The conjunction fallacy happens when you assume that specific conditions are more probable than a single general one, which is a violation of basic logic. Now, one possibility is that because most people aren’t familiar with the rules of formal logic, they may assume that statement 1 (Linda is a bank teller) implies that she isn’t active in the feminist movement.

But the fallacy has been demonstrated with very educated audiences.

Another Tversky/Kahneman experiment in the early 1980s surveyed a group of foreign policy experts to determine the probability that the Soviet Union would invade Poland and the US would break off diplomatic relations in the following year. The consensus estimate was about a 4% chance. Next, another group of experts was asked the probability that the United States would break off relations with the Soviet Union the following year. They estimated only a 1% chance. This implies that the detailed, specific scenario of the first scenario all by itself made it more likely.


Robert Louis Stevenson refers to an incident of cryptomnesia that took place during the writing of Treasure Island, and that he discovered to his embarrassment several years afterward:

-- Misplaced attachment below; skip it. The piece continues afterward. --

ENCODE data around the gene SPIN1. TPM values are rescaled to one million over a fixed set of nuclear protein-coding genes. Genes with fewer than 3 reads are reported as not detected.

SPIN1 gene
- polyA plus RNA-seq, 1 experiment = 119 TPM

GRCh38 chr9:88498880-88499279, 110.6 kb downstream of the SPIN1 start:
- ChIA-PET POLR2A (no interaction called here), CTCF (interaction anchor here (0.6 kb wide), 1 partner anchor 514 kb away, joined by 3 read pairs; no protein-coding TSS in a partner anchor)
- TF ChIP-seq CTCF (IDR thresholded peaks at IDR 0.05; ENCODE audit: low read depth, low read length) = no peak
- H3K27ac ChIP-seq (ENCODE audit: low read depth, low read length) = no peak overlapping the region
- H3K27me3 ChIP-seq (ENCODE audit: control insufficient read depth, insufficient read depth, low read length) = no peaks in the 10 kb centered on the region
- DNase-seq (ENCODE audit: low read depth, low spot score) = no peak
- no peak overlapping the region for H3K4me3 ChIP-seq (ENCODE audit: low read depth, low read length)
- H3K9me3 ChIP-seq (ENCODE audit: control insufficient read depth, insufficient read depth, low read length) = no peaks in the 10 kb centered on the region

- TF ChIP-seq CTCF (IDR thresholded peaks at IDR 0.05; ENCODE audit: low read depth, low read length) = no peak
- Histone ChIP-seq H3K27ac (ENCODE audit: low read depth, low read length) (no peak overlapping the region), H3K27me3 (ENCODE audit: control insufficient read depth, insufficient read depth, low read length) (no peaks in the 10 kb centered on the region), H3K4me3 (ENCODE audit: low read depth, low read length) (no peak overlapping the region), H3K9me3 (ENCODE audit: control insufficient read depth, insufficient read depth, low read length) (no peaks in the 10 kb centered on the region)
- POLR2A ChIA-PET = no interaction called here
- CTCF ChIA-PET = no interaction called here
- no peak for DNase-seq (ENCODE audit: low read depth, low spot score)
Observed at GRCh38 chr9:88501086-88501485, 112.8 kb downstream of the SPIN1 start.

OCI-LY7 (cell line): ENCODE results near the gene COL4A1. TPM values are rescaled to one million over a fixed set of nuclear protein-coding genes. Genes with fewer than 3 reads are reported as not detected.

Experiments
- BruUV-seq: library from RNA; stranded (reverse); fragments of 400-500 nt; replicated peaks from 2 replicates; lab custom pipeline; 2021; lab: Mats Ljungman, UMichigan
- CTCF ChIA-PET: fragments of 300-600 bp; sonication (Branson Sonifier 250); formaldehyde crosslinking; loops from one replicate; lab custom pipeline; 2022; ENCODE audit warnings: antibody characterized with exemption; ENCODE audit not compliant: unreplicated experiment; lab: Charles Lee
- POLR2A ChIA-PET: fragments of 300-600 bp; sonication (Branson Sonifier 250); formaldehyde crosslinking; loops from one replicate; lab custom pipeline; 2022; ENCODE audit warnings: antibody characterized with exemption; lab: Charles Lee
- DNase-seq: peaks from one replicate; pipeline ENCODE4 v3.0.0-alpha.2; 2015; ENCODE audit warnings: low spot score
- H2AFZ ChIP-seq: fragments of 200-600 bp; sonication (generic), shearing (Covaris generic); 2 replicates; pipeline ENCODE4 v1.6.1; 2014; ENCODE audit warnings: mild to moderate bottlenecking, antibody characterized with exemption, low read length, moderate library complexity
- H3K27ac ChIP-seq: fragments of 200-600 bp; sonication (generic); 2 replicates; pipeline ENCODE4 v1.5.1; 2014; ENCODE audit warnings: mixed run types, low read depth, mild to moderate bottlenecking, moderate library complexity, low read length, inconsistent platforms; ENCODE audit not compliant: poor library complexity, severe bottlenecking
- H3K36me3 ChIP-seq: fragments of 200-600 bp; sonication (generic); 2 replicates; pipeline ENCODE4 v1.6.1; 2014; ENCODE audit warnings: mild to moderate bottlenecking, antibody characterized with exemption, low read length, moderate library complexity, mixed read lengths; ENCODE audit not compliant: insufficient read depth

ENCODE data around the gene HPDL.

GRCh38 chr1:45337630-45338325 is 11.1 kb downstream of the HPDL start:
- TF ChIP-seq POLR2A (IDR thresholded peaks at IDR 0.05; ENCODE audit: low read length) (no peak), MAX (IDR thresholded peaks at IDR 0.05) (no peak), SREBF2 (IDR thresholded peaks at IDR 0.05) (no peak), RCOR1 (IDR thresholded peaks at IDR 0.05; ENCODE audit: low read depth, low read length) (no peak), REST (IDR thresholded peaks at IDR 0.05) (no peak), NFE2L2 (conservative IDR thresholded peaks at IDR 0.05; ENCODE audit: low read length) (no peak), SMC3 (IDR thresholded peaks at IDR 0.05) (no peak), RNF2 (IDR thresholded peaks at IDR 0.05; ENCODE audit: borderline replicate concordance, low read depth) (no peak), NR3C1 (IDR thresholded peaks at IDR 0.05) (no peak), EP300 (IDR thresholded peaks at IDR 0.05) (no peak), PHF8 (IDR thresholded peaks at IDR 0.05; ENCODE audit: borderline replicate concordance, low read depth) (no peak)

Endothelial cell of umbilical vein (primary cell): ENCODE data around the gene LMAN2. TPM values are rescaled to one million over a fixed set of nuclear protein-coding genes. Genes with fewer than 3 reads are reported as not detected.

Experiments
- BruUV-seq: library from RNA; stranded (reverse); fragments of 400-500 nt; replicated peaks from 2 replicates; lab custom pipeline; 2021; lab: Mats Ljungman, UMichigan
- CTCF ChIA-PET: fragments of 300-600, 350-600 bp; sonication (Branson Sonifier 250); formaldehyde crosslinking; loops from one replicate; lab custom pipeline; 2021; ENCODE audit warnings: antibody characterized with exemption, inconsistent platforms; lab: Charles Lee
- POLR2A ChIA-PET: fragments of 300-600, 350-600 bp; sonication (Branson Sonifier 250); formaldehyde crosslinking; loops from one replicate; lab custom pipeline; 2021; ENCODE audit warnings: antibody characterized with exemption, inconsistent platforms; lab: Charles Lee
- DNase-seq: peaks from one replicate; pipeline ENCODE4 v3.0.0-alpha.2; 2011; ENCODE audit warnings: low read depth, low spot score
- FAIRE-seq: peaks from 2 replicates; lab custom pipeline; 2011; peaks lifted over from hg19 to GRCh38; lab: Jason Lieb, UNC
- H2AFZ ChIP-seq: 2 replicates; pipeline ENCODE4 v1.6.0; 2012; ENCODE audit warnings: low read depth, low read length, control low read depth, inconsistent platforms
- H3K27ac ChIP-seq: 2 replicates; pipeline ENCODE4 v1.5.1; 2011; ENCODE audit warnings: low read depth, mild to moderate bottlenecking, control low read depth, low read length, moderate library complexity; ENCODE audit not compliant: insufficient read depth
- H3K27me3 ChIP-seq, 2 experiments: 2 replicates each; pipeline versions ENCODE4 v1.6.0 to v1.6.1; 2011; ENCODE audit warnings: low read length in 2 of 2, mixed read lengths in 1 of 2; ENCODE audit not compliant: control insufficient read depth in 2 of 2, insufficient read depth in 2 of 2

I am now upon a painful chapter. No doubt the parrot once belonged to Robinson Crusoe. No doubt the skeleton is conveyed from Poe. I think little of these, they are trifles and details; and no man can hope to have a monopoly of skeletons or make a corner in talking birds. The stockade, I am told, is from Masterman Ready. It may be, I care not a jot. These useful writers had fulfilled the poet's saying: departing, they had left behind them Footprints on the sands of time, Footprints which perhaps another — and I was the other! It is my debt to Washington Irving that exercises my conscience, and justly so, for I believe plagiarism was rarely carried farther. I chanced to pick up the Tales of a Traveller some years ago with a view to an anthology of prose narrative, and the book flew up and struck me: Billy Bones, his chest, the company in the parlour, the whole inner spirit, and a good deal of the material detail of my first chapters — all were there, all were the property of Washington Irving. But I had no guess of it then as I sat writing by the fireside, in what seemed the spring-tides of a somewhat pedestrian inspiration; nor yet day by day, after lunch, as I read aloud my morning's work to the family. It seemed to me original as sin; it seemed to belong to me like my right eye.